Having fled the violence of Uruguay’s ruling military, Julio Etchart has spent his life capturing conflict and political developments across the world with his camera.
Documentary photography is for me is a means of communication and liberation. By bearing witness to the harsh realities of our world and telling those stories in a meaningful and creative manner, I have found the freedom that was so elusive in my youth.
I left my native Uruguay in 1974, escaping the repression of the military regime, which had staged a coup in June 1973. Under the dictatorship I was twice imprisoned for being an active member of the fledgling (and later banned) Frente Amplio party, a coalition of progressive forces not dissimilar to Chile’s Unidad Popular under Salvador Allende.
After a spell in Paris, I moved to the UK in 1975 where I volunteered for Amnesty International as an interpreter and translator, before studying Documentary Photography and Photojournalism at Newport Art College in Wales.
There was a strong feeling of solidarity with trade unions and refugee and exile groups. My course leader at Newport, the noted Magnum photographer David
Hurn, made a special effort to support me and encourage me to go out and record the injustices of the world.
In 1981 I started freelancing for newspapers and magazines, mainly The Guardian, Observer, New Statesman, and the French daily Libération. I also produced audio visual materials and campaigning exhibitions for NGOs such as Oxfam, Save the Children, War on Want and Unicef.
At the time, almost ninety per cent of Latin Americans in London were political exiles. I became involved with Chilean solidarity groups and documented the Latin American community, which has since changed a great deal. During the 1980s more people began to arrive for economic reasons, although I don’t like making distinctions between political and economic exile.
As fellow Uruguayan writer Mario Benedetti once said ‘all exiles are political: they leave their countries because of a policy, a series of economic policies, which do not allow them to grow as individuals and give them no opportunities to work and realise their potential’, an opinion I have always shared.
Back to Uruguay
In the mid-1980s democracy returned to various countries in Latin America. I returned to Uruguay to cover the 1984 elections, and also travelled to Argentina and Brazil to record the end of the dictatorships and transition to civilian rule in those countries. With much trepidation, but encouraged by my exiled friends in London, I began visiting Chile, where I witnessed – with my cameras – the arduous journey that led to the 1988 plebiscite on whether Pinochet should remain in power.
Long spells in Nicaragua, El Salvador and Cuba followed, where I covered the Contra and civil wars in the two Central American countries and the achievements of the revolution on the Caribbean island.
By 1992 I had crisscrossed Latin America many times, gathering material for my first book The Forbidden Rainbow, a selection of over one hundred images from across the continent. It featured an introduction by my late friend and colleague Eduardo Galeano, as well as essays by renowned Latin American writers and activists such as Ariel Dorfman, Daniel Moyano and Rigoberta Menchú. The book was published to coincide with the 500th anniversary of the European colonisation of the Americas.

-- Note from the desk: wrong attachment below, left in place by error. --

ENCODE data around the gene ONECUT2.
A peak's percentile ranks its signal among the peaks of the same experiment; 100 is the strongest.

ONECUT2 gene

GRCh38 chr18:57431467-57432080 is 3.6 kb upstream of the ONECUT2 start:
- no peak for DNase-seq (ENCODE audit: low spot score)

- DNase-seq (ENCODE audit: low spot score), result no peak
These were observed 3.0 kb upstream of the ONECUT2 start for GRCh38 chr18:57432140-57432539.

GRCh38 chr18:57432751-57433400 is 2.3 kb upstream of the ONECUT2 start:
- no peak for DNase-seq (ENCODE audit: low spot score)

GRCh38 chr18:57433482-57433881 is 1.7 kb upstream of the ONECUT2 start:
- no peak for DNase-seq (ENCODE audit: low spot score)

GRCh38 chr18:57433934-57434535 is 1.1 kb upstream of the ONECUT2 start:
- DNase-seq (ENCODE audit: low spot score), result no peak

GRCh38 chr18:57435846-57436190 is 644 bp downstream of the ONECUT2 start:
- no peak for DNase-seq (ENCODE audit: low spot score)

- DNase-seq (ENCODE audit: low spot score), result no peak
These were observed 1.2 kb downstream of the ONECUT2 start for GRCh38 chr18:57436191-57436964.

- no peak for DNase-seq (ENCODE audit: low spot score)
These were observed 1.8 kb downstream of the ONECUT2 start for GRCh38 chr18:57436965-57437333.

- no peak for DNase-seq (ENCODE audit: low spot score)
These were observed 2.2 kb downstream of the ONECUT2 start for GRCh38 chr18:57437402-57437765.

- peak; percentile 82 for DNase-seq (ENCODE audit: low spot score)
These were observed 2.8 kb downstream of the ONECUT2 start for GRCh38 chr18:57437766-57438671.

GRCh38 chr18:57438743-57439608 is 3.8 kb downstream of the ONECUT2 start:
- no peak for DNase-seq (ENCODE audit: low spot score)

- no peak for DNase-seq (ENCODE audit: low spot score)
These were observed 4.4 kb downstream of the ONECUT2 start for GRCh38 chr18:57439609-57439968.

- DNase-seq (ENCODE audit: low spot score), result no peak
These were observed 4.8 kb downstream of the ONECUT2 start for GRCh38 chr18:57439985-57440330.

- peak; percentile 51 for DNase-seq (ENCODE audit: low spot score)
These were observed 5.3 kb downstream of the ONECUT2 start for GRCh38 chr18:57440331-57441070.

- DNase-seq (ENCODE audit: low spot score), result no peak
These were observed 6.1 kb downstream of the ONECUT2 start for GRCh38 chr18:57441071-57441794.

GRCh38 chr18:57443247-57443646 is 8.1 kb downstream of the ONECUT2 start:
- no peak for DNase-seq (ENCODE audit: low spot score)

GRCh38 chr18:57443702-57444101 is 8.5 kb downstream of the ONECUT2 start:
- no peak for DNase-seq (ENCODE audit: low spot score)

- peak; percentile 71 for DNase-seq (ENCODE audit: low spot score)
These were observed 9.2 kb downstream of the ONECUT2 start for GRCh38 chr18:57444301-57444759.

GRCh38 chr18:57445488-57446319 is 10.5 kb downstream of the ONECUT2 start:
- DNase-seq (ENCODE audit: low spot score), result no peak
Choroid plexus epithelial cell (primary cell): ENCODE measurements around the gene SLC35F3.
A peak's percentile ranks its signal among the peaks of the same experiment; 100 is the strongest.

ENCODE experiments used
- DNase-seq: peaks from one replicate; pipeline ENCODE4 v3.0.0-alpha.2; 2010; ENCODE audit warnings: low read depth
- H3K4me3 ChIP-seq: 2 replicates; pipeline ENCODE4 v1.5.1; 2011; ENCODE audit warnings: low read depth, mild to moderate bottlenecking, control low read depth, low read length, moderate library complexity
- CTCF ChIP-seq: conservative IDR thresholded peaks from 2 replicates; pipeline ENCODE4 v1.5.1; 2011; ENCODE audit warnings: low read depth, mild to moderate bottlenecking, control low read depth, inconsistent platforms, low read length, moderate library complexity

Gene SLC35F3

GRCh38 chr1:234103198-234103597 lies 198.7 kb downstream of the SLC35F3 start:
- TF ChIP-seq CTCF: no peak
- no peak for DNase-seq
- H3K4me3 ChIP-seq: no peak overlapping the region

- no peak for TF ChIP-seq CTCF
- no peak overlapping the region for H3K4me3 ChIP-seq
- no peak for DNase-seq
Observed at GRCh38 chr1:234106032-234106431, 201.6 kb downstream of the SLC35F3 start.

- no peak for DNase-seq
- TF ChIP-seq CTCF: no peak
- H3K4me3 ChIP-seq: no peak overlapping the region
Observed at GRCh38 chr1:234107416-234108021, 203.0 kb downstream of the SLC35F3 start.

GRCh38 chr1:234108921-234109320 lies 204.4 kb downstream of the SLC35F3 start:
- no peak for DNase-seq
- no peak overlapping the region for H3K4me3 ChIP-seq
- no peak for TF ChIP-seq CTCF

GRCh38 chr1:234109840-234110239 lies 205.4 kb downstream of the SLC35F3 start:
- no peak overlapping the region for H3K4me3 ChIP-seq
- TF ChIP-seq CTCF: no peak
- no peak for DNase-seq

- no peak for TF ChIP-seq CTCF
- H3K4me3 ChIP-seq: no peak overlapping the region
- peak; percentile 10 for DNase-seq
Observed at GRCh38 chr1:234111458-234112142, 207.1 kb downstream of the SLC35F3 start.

The following years brought major change, as I started a family and was blessed with two children. This affected my appetite for chasing armed conflict so I started to work more regularly with NGOs, which took me to other parts of the world. I was in South Africa surveying the early successes of the ANC government of Mandela, in Western Sahara, where I was hosted by the Polisario Front and War on Want, and in the Philippines after Cory Aquino’s victory. I also covered development, gender and social inclusion projects in India, South East Asia and China.
After being awarded a World Press Photo First Prize in the Environment category, I produced The Four Elements, a touring exhibition on ecological issues.
My long-term project on children’s play around the world, Toys, was published in four languages in 2006 and won a UNICEF award. It has been exhibited as a touring display in many countries.
I have long been involved with NGOs in the practice of photo-voice, a form of participatory image-making that involves training participants from community groups to take their own pictures and work on self-representation. In collaboration with NGOs, I have facilitated these workshops with grassroots communities in many countries around the world.
For the past year, I have been working with CARE, the Center for Culture-Centred Approach to Research and Evaluation, at the Faculty of Communications and New Media at the National University of Singapore. The project centres on multimedia documentaries and developing the photo-voice practice with migrant workers and other marginalised communities in the region.
This current experience in South East Asia has turned my life full circle by giving me the opportunity to share the skills and experience accumulated throughout my career and, through the medium of participatory practice, to contribute to the empowerment of the less privileged groups in society.
This article was originally published in Alborada magazine issue two (Winter 2015)